Calls to lift ban on alcohol at Scottish football matches

 
man drinking pint Fans in Scotland can only buy alcohol in hospitality or corporate areas

Fresh calls have been made for the ban on the sale of alcohol at Scottish football matches to be lifted.

Strict controls were introduced in 1980 after violent clashes during the Scottish Cup final at Hampden.

Celtic chief executive Peter Lawwell has said the club would like to be able to sell alcohol to fans in a controlled environment.

Start Quote

I think responsible drinking is perfectly possible at football stadiums”

End Quote Archie Macpherson Broadcaster

However, supporters of the ban say a reintroduction would create problems for police and stewards.

The Scottish government said the issue of alcohol at games was one of a range of things it may consider as part of wider work - with the police and football authorities - to explore how to improve the sporting experience for fans.

The general sale of alcohol was banned at stadiums in the aftermath of the 1980 Scottish Cup final between Celtic and Rangers, which saw rival fans battling on the field and police on horseback attempting to defuse the trouble.

It was largely attributed to the volume of alcohol consumed by spectators.

Broadcaster Archie Macpherson, who commentated on the match, told BBC Scotland he thought it was time to bring back alcohol.

He said: "I think we have matured greatly since those days.

"That was a stunning scene. It was a seminal moment and nobody complained about the new laws that came in after that because things were so bad.

"But I think it went too far. If you add all the legislation together about attending a football match, including the recent anti-sectarian ones, I think football fans are being treated like cattle."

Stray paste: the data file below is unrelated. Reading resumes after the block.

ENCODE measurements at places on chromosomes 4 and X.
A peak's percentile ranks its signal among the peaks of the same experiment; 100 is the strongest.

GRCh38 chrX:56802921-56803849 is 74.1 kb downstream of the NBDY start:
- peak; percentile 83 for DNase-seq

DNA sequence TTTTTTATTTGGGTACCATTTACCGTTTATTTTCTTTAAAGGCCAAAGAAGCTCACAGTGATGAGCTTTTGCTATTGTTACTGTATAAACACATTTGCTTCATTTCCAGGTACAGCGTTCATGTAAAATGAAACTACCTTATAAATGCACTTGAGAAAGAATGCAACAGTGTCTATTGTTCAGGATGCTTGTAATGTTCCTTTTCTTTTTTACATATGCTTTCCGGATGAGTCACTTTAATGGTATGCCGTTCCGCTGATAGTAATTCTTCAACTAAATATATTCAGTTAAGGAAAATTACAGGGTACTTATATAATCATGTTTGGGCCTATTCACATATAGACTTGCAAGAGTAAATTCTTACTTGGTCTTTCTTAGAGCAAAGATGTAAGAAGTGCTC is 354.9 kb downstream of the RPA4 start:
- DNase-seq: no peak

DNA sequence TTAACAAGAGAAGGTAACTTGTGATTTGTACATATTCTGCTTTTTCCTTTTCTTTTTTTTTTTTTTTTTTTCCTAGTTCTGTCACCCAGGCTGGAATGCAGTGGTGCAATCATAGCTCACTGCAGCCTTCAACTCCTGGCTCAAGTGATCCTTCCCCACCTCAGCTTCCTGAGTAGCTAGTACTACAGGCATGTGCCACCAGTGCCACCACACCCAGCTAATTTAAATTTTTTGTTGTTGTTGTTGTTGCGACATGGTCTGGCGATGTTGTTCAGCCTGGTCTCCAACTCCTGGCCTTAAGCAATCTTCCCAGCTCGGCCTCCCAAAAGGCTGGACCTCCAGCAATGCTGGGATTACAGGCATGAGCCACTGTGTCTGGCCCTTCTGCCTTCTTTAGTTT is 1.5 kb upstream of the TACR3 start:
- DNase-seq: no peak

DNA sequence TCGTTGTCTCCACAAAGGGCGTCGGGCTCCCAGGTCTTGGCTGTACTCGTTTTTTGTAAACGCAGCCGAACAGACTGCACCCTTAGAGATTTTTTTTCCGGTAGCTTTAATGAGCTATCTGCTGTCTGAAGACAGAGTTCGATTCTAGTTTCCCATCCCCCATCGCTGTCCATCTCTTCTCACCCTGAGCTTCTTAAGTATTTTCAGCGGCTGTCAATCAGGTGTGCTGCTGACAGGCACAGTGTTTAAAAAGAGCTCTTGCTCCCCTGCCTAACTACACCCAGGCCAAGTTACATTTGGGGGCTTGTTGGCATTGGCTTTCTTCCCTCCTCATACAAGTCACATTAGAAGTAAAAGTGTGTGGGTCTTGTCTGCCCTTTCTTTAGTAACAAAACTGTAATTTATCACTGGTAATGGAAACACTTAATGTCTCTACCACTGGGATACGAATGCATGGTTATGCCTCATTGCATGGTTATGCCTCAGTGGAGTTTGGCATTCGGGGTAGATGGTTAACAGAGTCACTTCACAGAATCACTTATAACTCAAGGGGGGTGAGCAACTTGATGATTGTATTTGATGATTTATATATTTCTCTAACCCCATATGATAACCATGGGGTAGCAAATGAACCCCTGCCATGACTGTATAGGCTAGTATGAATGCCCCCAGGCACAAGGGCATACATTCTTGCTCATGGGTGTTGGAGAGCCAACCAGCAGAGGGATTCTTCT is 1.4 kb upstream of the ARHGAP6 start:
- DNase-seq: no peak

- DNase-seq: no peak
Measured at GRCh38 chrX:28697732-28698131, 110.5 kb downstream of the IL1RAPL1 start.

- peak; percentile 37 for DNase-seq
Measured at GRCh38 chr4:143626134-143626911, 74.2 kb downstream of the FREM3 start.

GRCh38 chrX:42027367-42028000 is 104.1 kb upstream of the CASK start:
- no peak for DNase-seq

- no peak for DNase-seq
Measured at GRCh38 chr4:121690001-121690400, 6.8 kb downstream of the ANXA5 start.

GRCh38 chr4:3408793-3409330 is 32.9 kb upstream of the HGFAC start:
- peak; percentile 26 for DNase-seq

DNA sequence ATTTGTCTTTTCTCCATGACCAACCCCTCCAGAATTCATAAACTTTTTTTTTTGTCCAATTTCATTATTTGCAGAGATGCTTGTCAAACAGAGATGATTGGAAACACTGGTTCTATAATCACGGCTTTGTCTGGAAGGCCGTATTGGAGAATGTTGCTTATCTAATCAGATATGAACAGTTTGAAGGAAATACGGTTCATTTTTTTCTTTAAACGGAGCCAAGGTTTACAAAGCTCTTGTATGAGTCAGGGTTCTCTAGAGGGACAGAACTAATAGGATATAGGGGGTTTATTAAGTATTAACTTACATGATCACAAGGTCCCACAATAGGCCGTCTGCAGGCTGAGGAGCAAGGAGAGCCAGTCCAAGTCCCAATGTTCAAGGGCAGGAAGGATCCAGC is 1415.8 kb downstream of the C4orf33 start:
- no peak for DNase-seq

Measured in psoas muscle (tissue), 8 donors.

The commentator added: "I think responsible drinking is perfectly possible at football stadiums. People have become much more responsible. Stadia are much better equipped to deal with these things. I think attitudes have changed."

'Bevvy' call

However, the former head of the Scottish Police Federation, Les Gray, said the idea of having alcohol on general sale in stadiums "beggars belief".

Speaking on BBC Scotland's Call Kaye programme, he said: "I am one of the old guys who was actually around in 1980 when the Criminal Justice (Scotland) Act was introduced to football.

"Everybody just keeps blaming this one game but it was a whole host of events that brought about that ban.

"We used to stand at the football and get pelted with cans and bottles, which weren't full of their original content, and it was an absolute nightmare."

Hampden Stadium Legislation banning the general sale of alcohol at football matches was introduced in 1980

Mr Gray said the controls on the sale of alcohol during games had helped improve the standard at Scottish football "beyond recognition".

The ban on alcohol does not apply for events such as concerts when they are held at football grounds. American football, rugby league matches and rugby union club matches are also exempt from controls.

In 2007 the Scottish government lifted the ban for international rugby matches at Murrayfield Stadium, allowing fans to drink alcohol while watching games.

Mr Gray said: "The atmosphere and the attitude at rugby and ice-hockey are completely different to the football atmosphere."

He said talk of "bringing back the bevvy" was an example of football fans' attitudes to alcohol. "Some people just can't get enough," he added.

In Scotland, alcohol can only be sold to fans in hospitality and corporate areas during football matches.

In England, football fans can buy a drink on the concourses at designated times during and after games, but are not allowed to take alcohol back to their seats.

'Enjoyable environment'

Dev McDonald, from the Scottish football supporters' website Pie and Bovril, said he would like to see a similar model introduced north of the border.

"We are talking about controlled, responsible drinking," he said.

"People who watch football come from every spectrum of society, and they are no different to the people who go and support rugby or ice hockey. You can't treat them any different.

"It is demeaning to actually say that football fans can't be trusted to have a drink."

A Scottish government spokesman said: "We are committed to ensuring that football fans can enjoy our national sport in a safe, enjoyable environment.

"Decisions are informed by advice from the police, and we are actively working with football authorities, the police and fans' representatives to explore how we can both improve safety and the enjoyment of sporting experience for fans."

 

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  • rate this